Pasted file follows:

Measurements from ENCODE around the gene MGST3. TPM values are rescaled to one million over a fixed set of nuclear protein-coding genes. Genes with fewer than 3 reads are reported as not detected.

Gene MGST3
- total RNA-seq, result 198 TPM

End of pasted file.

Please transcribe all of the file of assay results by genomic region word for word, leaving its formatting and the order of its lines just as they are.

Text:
Measurements from ENCODE around the gene MGST3. TPM values are rescaled to one million over a fixed set of nuclear protein-coding genes. Genes with fewer than 3 reads are reported as not detected.

Gene MGST3
- total RNA-seq, result 198 TPM